December 5 ,2015 Religion and medicine have historically gone hand in hand, but increasingly have come into conflict in the U.S. as health care has become both more secular and more heavily regulated. Law has a dual role here, simultaneously generating conflict between religion and health care, for example through new coverage mandates or legally permissible medical interventions that violate religious norms, while also acting as a tool for religious accommodation and protection of conscience.
This conference: (1) identified various ways in which law intersects with religion and health care in the United States; (2) examined the role of law in creating or mediating conflict between religion and health care; and (3) explored potential legal solutions to allow religion and health care to simultaneously flourish in a culturally diverse nation.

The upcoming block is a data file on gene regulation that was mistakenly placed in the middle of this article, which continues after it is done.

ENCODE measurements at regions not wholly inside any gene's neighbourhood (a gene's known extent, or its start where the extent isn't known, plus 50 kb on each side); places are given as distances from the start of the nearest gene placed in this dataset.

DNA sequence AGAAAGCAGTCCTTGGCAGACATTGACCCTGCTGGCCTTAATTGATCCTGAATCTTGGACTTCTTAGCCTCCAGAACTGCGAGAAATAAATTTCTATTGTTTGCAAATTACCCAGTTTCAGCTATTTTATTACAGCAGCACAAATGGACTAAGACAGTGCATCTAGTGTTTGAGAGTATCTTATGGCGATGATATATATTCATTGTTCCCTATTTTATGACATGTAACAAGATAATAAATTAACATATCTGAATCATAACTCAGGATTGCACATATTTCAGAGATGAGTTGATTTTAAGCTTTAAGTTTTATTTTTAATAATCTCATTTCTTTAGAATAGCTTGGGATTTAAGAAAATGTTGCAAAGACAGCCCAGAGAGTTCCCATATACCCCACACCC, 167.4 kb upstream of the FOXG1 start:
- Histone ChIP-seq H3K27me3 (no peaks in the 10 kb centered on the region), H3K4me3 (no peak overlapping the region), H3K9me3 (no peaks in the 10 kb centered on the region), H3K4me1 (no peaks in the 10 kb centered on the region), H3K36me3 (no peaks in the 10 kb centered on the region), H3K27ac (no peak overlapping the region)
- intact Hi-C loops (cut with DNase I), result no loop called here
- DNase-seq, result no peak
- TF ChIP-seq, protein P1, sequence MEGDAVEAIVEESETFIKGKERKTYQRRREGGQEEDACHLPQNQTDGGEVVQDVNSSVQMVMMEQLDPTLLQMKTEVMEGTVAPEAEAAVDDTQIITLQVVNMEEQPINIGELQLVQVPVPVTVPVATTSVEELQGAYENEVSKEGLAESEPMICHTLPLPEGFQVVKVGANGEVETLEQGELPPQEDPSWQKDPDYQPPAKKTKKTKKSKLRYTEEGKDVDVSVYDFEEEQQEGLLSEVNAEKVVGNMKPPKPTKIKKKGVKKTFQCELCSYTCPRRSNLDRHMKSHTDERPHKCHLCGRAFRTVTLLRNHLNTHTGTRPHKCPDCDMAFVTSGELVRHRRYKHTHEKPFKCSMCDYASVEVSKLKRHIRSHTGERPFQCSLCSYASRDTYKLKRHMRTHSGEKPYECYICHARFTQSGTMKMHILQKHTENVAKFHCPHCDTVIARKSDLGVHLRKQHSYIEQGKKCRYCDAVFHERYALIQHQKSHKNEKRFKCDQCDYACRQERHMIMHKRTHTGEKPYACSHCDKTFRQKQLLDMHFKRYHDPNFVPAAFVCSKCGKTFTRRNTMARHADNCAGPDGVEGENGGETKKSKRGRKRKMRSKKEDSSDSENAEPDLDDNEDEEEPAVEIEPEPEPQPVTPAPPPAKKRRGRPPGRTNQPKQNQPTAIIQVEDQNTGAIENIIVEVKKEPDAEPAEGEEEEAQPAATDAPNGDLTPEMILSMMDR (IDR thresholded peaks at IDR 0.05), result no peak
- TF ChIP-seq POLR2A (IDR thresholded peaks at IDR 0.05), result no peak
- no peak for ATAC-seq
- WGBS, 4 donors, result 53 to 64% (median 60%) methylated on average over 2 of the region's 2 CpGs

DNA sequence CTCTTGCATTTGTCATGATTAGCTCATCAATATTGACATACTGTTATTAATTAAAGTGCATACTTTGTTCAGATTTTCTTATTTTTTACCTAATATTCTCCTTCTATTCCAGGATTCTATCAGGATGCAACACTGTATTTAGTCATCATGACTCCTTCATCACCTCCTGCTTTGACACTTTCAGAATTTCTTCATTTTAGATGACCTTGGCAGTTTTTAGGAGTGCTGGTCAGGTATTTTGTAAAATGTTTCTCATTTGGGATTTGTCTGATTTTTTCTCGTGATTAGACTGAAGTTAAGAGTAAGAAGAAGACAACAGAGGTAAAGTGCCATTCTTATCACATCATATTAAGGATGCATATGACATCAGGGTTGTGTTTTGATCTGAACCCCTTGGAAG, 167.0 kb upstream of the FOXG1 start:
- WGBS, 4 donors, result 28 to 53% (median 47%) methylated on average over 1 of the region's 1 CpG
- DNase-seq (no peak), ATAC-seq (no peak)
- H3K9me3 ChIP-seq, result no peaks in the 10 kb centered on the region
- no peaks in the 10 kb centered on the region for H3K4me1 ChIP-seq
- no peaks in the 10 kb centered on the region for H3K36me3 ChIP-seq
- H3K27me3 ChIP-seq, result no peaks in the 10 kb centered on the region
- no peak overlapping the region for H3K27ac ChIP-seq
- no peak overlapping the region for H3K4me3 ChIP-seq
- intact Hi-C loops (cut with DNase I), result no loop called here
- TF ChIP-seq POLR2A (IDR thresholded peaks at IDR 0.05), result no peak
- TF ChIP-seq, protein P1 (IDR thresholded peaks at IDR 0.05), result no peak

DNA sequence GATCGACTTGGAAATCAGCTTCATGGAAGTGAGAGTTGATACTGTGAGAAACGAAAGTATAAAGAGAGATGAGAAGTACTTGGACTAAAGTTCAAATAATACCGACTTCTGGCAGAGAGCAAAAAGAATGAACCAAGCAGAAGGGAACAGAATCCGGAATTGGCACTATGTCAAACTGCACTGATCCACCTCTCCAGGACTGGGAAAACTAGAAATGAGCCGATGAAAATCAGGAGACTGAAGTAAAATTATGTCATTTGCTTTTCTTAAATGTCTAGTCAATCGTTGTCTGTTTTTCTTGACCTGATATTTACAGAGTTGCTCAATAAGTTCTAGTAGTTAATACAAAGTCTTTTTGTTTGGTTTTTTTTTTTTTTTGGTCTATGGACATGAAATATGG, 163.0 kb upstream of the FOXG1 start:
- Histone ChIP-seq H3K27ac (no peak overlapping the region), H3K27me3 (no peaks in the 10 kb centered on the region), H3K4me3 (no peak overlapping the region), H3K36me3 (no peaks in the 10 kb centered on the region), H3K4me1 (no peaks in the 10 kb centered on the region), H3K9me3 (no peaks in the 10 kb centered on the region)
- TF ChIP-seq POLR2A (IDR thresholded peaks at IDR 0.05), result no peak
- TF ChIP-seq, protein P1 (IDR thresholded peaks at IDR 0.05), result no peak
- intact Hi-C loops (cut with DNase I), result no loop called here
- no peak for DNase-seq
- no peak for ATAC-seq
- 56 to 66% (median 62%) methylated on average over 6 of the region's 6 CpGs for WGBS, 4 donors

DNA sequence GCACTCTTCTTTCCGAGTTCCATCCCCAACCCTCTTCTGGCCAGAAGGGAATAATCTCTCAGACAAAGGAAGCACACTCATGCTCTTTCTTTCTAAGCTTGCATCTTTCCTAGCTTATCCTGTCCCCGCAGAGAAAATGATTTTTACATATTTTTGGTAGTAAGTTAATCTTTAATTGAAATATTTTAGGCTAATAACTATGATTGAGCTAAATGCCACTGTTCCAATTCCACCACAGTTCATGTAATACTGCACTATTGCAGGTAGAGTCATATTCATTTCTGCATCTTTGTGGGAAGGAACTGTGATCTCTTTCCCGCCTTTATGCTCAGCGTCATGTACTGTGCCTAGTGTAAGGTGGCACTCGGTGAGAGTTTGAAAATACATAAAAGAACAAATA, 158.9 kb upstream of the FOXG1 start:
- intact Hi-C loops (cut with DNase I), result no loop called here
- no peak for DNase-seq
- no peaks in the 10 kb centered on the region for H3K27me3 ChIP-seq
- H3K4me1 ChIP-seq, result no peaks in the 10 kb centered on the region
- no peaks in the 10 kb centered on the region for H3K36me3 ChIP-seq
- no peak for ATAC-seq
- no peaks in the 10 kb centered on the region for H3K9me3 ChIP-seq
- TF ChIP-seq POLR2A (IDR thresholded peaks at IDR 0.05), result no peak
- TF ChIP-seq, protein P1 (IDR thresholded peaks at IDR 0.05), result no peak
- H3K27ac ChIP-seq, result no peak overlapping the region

Panel 8, Law, Religion, and Health Insurance
- Holly Fernandez Lynch, Executive Director, Petrie-Flom Center, and Gregory Curfman, Harvard Medical School - Hobby Lobby, Religious Employers, and Moving Away from Employer-Sponsored Health Care
- Rachel E. Sachs, Petrie-Flom Center, Harvard Law School - Religious Exemptions to the Individual Mandate: Health Care Sharing Ministries and the Purposes of the Affordable Care Act
- Moderator: Marc A. Rodwin, Suffolk University Law School
This event was supported by the Oswald DeN. Cammann Fund.
For more information visit our website: petrieflom.law.harvard.edu/events/details/2015-annual-conference